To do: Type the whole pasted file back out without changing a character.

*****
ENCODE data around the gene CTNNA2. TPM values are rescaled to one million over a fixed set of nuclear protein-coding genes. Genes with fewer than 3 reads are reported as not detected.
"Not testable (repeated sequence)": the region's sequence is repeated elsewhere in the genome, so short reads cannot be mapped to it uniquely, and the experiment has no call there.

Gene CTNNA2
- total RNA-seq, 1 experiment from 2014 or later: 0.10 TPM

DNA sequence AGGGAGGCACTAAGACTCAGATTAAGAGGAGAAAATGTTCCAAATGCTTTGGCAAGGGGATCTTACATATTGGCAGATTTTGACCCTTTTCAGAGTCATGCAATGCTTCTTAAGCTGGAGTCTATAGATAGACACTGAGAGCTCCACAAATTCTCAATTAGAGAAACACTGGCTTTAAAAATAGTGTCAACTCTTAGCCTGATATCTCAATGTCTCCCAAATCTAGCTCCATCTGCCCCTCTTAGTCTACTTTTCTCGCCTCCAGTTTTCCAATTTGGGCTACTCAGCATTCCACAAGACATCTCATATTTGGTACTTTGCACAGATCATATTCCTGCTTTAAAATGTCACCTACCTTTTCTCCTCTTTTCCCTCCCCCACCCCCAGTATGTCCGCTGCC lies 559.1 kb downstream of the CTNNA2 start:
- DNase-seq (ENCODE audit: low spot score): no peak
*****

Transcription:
ENCODE data around the gene CTNNA2. TPM values are rescaled to one million over a fixed set of nuclear protein-coding genes. Genes with fewer than 3 reads are reported as not detected.
"Not testable (repeated sequence)": the region's sequence is repeated elsewhere in the genome, so short reads cannot be mapped to it uniquely, and the experiment has no call there.

Gene CTNNA2
- total RNA-seq, 1 experiment from 2014 or later: 0.10 TPM

DNA sequence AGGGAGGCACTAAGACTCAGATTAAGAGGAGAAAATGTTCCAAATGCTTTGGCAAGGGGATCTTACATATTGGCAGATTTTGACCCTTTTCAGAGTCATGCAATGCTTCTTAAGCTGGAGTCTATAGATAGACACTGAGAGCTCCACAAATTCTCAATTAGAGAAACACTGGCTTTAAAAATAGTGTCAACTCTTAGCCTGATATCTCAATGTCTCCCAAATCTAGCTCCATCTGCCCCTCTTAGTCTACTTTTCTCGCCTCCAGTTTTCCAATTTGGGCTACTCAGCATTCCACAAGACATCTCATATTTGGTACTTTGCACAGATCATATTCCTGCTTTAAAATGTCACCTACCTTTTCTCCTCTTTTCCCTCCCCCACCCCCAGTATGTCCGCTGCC lies 559.1 kb downstream of the CTNNA2 start:
- DNase-seq (ENCODE audit: low spot score): no peak